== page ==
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Biochim Biophys Acta. 2001 Dec 12;1541(1-2):2-21.

The paradox of plastid transit peptides: conservation of function despite divergence in primary structure.

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Department of Biochemistry, Cellular and Molecular Biology, Center of Excellence in Structural Biology, Graduate Program in Genome Science and Technology, University of Tennessee, Knoxville, TN 37917, USA.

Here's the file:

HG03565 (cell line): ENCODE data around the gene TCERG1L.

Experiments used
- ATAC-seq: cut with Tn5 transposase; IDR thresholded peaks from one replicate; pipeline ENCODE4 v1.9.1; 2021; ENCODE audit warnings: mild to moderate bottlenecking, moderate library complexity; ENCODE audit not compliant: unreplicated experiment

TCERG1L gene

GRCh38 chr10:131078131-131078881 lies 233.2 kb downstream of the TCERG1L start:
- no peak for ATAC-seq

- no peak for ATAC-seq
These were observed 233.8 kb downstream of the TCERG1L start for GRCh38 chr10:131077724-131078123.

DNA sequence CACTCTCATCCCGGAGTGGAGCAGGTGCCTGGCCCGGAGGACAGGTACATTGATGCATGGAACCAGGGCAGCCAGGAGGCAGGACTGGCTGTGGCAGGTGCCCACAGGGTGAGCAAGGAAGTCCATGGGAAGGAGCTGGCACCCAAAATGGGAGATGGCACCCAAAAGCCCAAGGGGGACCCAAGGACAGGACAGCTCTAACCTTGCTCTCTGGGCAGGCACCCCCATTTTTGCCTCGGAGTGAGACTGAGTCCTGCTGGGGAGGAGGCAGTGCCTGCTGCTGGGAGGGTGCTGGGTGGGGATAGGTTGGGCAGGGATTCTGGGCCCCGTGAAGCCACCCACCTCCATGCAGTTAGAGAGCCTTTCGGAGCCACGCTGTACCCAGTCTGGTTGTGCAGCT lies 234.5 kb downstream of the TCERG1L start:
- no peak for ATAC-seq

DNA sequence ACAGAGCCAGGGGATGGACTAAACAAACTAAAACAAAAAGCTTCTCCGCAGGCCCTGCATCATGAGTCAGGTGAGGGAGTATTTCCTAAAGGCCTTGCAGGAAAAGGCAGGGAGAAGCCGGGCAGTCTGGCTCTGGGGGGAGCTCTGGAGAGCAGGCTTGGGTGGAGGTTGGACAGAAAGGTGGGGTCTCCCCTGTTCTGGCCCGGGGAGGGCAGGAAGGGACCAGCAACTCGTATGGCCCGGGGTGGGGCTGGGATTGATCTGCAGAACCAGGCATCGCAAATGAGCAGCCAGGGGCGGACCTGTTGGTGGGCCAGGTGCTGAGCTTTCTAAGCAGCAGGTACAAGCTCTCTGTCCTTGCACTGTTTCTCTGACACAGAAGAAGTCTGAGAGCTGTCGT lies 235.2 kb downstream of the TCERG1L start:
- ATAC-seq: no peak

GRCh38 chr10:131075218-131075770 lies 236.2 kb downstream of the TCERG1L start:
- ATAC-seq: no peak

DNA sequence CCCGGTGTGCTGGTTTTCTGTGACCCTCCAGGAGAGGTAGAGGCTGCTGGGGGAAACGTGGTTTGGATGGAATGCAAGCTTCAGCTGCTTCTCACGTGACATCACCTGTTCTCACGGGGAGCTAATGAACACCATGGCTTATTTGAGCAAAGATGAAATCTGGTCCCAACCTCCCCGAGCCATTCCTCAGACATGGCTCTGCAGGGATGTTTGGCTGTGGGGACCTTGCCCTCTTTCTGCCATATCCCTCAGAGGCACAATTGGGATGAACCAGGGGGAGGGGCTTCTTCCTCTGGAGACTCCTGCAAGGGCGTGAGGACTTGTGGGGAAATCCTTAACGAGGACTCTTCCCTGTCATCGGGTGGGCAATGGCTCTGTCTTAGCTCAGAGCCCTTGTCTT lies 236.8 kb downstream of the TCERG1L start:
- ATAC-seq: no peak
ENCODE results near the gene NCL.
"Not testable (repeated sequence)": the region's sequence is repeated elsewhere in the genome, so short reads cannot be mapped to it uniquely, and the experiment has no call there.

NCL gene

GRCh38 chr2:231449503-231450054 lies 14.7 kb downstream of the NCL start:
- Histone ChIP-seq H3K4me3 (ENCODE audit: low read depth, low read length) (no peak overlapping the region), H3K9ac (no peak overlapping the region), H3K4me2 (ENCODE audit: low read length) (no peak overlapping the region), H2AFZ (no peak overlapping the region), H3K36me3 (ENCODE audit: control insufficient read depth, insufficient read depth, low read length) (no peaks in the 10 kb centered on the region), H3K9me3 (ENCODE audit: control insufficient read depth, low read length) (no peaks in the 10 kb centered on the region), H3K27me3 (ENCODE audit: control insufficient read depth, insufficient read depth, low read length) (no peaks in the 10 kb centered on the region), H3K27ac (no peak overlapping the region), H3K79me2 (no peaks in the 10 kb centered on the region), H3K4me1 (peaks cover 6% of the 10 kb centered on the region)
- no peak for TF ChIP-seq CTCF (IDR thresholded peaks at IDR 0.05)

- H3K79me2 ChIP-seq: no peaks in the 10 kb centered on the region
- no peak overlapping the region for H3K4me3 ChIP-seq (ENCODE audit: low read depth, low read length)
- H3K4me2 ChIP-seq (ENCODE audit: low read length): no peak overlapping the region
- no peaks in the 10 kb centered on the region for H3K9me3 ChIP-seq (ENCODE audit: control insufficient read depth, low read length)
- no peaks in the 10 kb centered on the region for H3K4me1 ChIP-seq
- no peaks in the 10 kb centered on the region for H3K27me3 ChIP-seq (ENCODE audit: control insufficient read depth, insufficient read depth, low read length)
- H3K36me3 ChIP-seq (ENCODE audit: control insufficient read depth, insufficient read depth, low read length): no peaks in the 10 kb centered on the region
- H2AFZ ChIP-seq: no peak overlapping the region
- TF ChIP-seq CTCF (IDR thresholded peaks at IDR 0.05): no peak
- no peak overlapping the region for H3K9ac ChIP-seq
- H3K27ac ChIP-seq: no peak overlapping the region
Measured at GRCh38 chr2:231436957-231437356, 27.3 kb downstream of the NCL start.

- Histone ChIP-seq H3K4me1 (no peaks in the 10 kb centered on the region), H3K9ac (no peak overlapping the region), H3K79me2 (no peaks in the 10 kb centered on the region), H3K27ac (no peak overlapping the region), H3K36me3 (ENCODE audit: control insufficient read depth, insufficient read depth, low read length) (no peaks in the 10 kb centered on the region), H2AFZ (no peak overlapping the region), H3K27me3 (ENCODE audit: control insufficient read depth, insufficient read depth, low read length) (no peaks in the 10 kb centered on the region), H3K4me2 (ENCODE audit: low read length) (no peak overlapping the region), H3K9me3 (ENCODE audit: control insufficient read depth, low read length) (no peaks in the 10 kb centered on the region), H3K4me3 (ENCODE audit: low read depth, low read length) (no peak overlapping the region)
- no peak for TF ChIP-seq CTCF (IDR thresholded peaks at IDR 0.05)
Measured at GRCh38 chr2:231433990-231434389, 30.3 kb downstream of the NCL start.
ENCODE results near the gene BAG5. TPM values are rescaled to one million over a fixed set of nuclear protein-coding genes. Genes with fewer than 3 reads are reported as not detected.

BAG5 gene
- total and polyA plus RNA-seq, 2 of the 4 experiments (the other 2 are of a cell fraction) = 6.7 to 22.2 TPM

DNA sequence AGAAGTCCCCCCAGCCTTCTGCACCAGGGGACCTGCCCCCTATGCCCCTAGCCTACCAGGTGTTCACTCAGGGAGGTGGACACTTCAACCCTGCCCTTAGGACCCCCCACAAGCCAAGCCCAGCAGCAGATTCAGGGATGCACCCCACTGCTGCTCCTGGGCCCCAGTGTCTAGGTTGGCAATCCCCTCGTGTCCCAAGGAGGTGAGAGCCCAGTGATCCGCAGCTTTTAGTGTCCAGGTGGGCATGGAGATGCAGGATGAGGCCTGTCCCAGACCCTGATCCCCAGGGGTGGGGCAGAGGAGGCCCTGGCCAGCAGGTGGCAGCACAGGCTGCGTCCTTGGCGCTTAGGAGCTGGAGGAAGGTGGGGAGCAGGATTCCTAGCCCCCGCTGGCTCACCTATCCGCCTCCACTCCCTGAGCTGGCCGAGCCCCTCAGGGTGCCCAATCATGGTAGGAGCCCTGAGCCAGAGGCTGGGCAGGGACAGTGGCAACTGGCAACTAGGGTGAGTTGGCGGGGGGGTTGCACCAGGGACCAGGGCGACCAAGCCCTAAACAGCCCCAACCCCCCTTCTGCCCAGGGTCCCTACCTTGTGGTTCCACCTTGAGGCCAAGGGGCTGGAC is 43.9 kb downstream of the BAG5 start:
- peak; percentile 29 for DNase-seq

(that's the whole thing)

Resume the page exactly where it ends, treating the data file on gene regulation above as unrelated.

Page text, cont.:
Transit peptides are N-terminal extensions that facilitate the targeting and translocation of cytosolically synthesized precursors into plastids via a post-translational mechanism. With the complete Arabidopsis genome in hand, it is now evident that transit peptides direct more than 3500 different proteins into the plastid during the life of a typical plant. Deciphering a common mechanism for how this multitude of targeting sequences function has been hampered by the realization that at a primary sequence level, transit peptides are highly divergent in length, composition, and organization. This review addresses recent findings on several of the diverse functions that transit peptides must perform, including direct interaction with envelope lipids, association with a cis-acting guidance complex, recognition by envelope receptors, insertion into the Toc/Tic translocon, interaction with molecular motors, and finally, recognition/cleavage by the stromal processing peptidase. In addition to higher plants, transit peptides also direct the import of proteins into complex plastids derived from secondary endosymbiosis. An emerging concept suggests that transit peptides contain multiple domains that provide either distinct or possibly overlapping functions. Although still poorly characterized, evolutionary processes could yield transit peptides with alternative domain organizations.

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